Re: Did Moses Know the Alphabet? Was There Writing in Ancient Israel?
- --- In firstname.lastname@example.org, jimstinehart@... wrote:
>Jim, Miles, et al.,
> Miles Jones:
> If the Torah, or parts of it, were written down in the Late Bronze Age, there's no alphabet attested that early that could handle that type of complex, sophisticated literature. By contrast, we know from the dozens of west Semitic words in the Amarna Letters that cuneiform could easily have been used to write pre-Hebrew words in that time period.
> Jim Stinehart
In the discussion of language and writing styles regarding the Patriarchal narratives, could the discussion be overshooting more fundamental issues?
The Joseph story in Genesis is a late composition (according to Donald B. Redford in Egypt, Canaan and Israel in Ancient Times). It contains many Persian era titles and facts which have no place in the Amarna Age. The entire Joseph story is about establishing a diaspora.
In contrast, Exodus, Leviticus, Numbers and Deuteronomy are entirely about Moses establishing a nation.
With the Torah divided into two pieces: 1. Genesis and 2. Exodus, Leviticus, Numbers and Deuteronomy, the fundamental Torah structure is a loop, with nonsedentary diaspora life established by entering Egypt from Canaan and sedentary national life established by entering Canaan from Egypt.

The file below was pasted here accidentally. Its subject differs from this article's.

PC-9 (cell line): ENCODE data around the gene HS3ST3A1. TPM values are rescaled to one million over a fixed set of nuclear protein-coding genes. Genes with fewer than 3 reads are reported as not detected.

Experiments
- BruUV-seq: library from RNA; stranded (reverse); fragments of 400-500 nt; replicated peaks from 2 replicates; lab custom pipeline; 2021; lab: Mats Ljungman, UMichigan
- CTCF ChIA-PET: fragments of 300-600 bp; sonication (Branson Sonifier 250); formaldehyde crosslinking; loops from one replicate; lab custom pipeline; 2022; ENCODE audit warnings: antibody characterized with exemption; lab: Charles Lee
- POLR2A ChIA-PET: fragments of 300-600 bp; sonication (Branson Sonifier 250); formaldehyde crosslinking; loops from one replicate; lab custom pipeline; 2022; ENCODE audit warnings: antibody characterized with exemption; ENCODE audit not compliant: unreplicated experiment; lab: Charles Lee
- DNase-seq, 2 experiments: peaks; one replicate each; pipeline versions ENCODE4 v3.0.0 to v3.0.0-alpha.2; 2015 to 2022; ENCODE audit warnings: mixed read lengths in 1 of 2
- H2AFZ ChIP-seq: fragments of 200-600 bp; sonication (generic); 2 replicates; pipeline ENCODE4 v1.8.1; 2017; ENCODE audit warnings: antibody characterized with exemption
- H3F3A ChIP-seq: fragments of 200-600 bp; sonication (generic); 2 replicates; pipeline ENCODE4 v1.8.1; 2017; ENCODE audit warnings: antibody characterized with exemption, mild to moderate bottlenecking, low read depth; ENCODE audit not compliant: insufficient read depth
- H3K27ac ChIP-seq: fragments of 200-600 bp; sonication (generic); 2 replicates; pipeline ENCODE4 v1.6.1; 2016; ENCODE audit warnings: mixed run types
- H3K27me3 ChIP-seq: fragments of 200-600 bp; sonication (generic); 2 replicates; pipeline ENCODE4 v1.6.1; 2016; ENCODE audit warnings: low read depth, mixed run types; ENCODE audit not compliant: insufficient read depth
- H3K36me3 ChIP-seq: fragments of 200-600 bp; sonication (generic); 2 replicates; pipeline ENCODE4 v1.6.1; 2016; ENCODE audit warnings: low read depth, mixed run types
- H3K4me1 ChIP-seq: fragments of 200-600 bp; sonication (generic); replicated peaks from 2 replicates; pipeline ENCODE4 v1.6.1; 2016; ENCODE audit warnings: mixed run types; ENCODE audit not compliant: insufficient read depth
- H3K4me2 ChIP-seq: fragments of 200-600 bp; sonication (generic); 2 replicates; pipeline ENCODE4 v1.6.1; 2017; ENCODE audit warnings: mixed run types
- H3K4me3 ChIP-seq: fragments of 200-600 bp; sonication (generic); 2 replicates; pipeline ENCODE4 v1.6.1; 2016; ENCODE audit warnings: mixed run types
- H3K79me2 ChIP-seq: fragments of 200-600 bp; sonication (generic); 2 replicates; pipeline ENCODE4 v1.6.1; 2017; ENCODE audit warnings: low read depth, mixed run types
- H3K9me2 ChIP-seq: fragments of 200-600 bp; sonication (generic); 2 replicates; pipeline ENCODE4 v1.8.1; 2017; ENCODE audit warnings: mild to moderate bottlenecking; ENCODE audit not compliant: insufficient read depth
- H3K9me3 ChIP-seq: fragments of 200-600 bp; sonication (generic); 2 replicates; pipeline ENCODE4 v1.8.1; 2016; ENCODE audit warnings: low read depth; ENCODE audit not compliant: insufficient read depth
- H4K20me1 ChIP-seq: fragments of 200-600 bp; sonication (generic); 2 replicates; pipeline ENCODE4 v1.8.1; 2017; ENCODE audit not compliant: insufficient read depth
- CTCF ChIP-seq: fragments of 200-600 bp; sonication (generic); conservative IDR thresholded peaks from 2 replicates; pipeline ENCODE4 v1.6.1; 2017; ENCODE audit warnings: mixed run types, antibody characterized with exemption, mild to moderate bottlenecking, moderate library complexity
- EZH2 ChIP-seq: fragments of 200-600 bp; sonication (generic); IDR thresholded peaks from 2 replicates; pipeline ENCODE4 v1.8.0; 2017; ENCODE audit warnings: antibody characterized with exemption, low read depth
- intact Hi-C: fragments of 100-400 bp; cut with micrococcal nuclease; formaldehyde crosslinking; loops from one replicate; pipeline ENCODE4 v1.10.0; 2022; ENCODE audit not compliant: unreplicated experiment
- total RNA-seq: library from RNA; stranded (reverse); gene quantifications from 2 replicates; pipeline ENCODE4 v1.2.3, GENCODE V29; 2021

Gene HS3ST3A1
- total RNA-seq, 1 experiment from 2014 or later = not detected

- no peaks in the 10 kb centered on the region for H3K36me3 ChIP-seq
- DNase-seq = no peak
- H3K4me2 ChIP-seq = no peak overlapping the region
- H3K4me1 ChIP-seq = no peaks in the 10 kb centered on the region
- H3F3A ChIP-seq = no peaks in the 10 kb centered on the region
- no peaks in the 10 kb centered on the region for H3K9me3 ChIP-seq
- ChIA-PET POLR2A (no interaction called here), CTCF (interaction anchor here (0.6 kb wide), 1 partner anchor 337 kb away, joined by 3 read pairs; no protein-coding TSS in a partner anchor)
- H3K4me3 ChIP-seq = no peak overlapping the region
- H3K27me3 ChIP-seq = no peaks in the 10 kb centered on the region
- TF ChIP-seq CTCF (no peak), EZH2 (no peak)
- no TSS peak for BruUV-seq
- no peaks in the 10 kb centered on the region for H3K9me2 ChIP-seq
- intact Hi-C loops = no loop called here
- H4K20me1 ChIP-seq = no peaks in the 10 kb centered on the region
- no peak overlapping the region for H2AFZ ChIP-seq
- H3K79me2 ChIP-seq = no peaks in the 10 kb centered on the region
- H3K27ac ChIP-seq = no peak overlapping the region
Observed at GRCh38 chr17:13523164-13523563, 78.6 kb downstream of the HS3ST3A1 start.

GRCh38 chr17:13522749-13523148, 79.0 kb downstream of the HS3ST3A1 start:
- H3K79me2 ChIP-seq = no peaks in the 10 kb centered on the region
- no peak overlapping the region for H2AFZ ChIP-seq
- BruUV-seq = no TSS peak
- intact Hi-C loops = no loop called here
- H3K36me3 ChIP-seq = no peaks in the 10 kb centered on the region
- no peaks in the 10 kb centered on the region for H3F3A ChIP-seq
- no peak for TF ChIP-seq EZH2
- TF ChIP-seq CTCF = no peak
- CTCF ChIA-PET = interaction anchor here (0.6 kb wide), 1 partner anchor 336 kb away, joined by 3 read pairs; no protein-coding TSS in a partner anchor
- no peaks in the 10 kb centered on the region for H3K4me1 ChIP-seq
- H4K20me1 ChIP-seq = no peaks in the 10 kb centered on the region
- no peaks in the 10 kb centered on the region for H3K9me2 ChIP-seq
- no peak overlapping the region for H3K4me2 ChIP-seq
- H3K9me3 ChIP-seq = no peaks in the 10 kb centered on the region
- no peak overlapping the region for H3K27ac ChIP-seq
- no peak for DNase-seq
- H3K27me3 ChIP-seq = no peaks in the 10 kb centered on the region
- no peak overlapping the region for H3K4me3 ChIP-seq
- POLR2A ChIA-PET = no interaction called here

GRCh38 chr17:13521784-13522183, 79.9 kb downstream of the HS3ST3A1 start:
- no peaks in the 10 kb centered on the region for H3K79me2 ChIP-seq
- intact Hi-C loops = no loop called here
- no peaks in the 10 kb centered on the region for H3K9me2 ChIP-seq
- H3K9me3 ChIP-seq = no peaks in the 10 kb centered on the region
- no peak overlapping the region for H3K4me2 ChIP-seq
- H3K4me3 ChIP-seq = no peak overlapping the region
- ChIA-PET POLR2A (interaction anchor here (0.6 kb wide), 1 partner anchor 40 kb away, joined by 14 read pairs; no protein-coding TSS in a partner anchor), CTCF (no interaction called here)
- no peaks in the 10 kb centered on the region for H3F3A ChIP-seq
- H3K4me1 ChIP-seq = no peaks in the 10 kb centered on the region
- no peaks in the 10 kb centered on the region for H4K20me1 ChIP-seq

Within the diaspora of Genesis, the Law is written on the heart (no temple, written law or priesthood in Genesis).
Within the nation of Exodus, Leviticus, Numbers and Deuteronomy, the Law is written on stone tablets.
In Genesis, Melchizedek is both priest and king; the 'undivided' (of the Nag Hamadi texts). In Exodus, Leviticus, Numbers and Deuteronomy, Moses establishes separate priest (Aaron) and warrior (Joshua) appointments. What had been undivided in Genesis (the courage of the warrior and the wisdom of the priest) is divided in the rest of the Torah as a nation is established.
The essential Torah is structured. Evidence of that structure is and has always been on the ground: the worldwide Jewish diaspora and the nation of Israel.
How can the history of the Amarna age be faithfully recorded within a literary structure composed of historical and extant political structures and their complementary theologies?
What history there might be interwoven into the J,E,D,P threads appears to be subordinate to the literary and theological structures composed by the author of the Joseph novella.
How do I come to that conclusion?
Without the Joseph novella in Genesis the obvious Torah structure I have described and for which there is ample evidence on the ground would not be possible as one of its supporting structures would not exist.
- --- In email@example.com, "Jerry Shepherd" wrote:
> This thread is closed.
You closed the thread two minutes after reading my post.
That's a visceral response.